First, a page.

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I am currently reading through Zora Neale Hurston and Langston Hughes's 1931 play, The Mule-Bone, and I am rather puzzled by the term "B-I-T-sweetie," which shows up in this exchange in Act I:

Walter: (Winking.) Whut’s dat you got, Teet⁠ ⁠… letter from Dave?

Teet: (Flouncing.) Naw indeed! It’s a letter from my B-I-T-sweetie! (Rolls her eyes and hips.)

Walter: (Winking.) Well, ain’t Dave yo’ B-I-T-sweetie? I thought y’all was ’bout to git married. Everywhere I looked dis summer ’twas you and Dave, Bootsie and Jim. I thought all of y’all would’ve done jumped over de broomstick by now.

Teet: (Flourishing letter.) Don’t tell it to me⁠ ⁠… tell it to the ever-loving Mr. Albert Johnson way over in Apopka.

Teet is a female character, described in the dramatis personae as "Village vamp who is jealous of Daisy." Walter is a male character, described as "Another village wag." I believe the letter is supposed to be from "Mr. Albert Johnson," who does not appear on stage in the play.

For even more context, you can read the play at the Library of Congress.

From context clues, I get the sense that it's a term of endearment, but I am really not sure how to parse it. Is "B-I-T" some sort of initialism or acronym, or is this supposed to represent the characters drawing out or spelling out the word "bit"? (Even if "B-I-T" is just the word "bit," I still have no idea what a "bit-sweetie" or "bit sweetie" is. I have never encountered that term before.)

It might be helpful to add that the play is set in Eatonville, Florida (the same Black community that part of Their Eyes Were Watching God was set in), so I suspect that it's a dialect term from that particular time and place.

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    The first thing that jumped into my mind was that B-I-T is the beginning of spelling out “bitch”. Whether this is a reasonable meaning in context I have no idea.
    – Peter
    Jul 12, 2023 at 11:53
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    FWIW, @9:15 and ff. in this video, the characters spell it out Bee, Aye, Tee. youtu.be/LUHw5R8IyHA
    – TimR
    Jul 12, 2023 at 15:19
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    The most detailed dictionary of twentieth-century African American slang that I'm aware of is Clarence Major, Juba to Jive: A Dictionary of African-American Slang (1994). It has no entry for "B-I-T-sweetie" or for "B.I.T."—nor does it have any phrase entries in the "B" section that start with the initials "B"-"I"-"T". There is an entry for "B.O.T." (short for "balance of [imprisonment] time"), but Major states that this slang abbreviation did not come into use until the 1950s. I haven't been able to find any information anywhere on the term "B-I-T-sweetie" that appears in The Mule-Bone.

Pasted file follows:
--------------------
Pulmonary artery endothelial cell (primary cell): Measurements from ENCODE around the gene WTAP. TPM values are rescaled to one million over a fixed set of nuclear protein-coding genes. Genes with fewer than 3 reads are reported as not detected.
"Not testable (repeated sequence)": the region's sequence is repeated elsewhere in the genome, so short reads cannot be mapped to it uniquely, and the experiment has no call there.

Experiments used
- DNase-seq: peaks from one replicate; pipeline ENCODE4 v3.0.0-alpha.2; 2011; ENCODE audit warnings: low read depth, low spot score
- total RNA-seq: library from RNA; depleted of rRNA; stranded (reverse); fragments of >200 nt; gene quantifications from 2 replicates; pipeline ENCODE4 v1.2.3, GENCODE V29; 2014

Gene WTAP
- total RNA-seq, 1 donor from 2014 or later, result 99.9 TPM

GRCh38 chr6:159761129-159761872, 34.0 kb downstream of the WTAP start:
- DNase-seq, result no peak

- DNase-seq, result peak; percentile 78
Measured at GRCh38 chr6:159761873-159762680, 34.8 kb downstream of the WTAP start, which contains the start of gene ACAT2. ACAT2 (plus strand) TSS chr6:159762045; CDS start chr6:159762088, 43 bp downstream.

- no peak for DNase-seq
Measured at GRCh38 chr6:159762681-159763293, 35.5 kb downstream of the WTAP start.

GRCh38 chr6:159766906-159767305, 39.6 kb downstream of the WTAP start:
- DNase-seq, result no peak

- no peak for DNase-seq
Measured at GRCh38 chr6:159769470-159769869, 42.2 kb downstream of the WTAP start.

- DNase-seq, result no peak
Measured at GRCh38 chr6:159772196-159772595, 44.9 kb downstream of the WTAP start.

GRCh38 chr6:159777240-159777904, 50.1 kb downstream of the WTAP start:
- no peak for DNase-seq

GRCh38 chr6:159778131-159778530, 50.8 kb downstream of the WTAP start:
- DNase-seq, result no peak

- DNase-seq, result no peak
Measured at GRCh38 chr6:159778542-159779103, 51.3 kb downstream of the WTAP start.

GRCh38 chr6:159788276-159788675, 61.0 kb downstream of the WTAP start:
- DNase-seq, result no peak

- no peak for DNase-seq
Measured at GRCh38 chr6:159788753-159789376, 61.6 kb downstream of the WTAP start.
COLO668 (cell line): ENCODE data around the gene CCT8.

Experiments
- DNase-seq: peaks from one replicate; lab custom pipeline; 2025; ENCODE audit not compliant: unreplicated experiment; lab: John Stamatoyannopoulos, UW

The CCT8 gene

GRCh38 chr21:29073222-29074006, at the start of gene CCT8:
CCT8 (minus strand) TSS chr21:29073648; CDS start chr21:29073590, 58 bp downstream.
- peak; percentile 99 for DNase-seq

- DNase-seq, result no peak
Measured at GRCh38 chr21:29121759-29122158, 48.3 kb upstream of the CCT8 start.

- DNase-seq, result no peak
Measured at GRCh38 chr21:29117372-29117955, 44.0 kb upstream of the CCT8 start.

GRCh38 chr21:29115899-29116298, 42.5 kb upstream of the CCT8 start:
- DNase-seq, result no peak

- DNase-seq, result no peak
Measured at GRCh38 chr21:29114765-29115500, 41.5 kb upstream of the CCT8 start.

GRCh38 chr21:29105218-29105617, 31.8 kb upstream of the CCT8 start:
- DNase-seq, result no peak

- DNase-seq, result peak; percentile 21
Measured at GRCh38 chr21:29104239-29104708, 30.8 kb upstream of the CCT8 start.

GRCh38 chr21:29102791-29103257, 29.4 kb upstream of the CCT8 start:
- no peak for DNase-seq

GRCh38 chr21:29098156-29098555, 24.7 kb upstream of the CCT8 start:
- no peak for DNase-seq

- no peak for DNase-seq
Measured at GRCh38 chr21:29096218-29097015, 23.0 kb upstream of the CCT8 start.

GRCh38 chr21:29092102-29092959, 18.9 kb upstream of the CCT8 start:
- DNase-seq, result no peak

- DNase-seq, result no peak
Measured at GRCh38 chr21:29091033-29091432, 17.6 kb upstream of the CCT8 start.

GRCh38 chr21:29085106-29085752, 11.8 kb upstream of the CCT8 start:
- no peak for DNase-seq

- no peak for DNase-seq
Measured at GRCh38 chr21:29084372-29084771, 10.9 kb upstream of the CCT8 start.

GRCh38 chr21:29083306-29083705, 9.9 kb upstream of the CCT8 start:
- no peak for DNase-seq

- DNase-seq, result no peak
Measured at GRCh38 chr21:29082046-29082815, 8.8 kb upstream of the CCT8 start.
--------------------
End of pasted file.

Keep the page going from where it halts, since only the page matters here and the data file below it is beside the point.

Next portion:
– Sven Yargs
    Jul 13, 2023 at 6:15
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    I’m eyeing Bit-O-Honey: “an American candy product; it first appeared in 1928” for clues. Jul 19, 2023 at 3:17
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    It's almost certainly a diversion of "B-I-T-C-H", a way of saying bitch in (relatively) polite society. It's a joke similar to what TV Tropes calls Curse Cut Short, first cousin of subverted rhymes like "Miss Suzie had a steamboat,/the steamboat had a bell,/Miss Suzie went to heaven,/the steamboat went to/Hello operator..." But until I can find examples of this, it must remain a comment.
    – Stuart F
    Aug 28, 2023 at 14:20

1 Answer 1

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From the context, what seems the the most likely is a specific but possibly not established acronym - yielding "butterflies in tummy" or "boyfriend in training", or "before interest and taxes", to indicate they're a prospect for personal interest and taxation. "Broomstick important target/interest trigger". "Bachelor in touch". "Best in town", the figurative one. Some of these sound more too modern than others, but they're to appeal to the modern people reading this, because eschewing a vivid unfolding may have been the crux of the original intention.

But it also could be a mode of referencing men in that situation by quoting the phrase they would use themselves to describe it from their point of view. Like Mister "Come here, dear". And the phrase, as Stuart F suggests, could be an ironing-out facetious impoliteness, if the word "bitch" made comical sense for the group.

Maybe the desired effect is a resonance of some of the above, but if I had to vote, I'd go with the butterflies.

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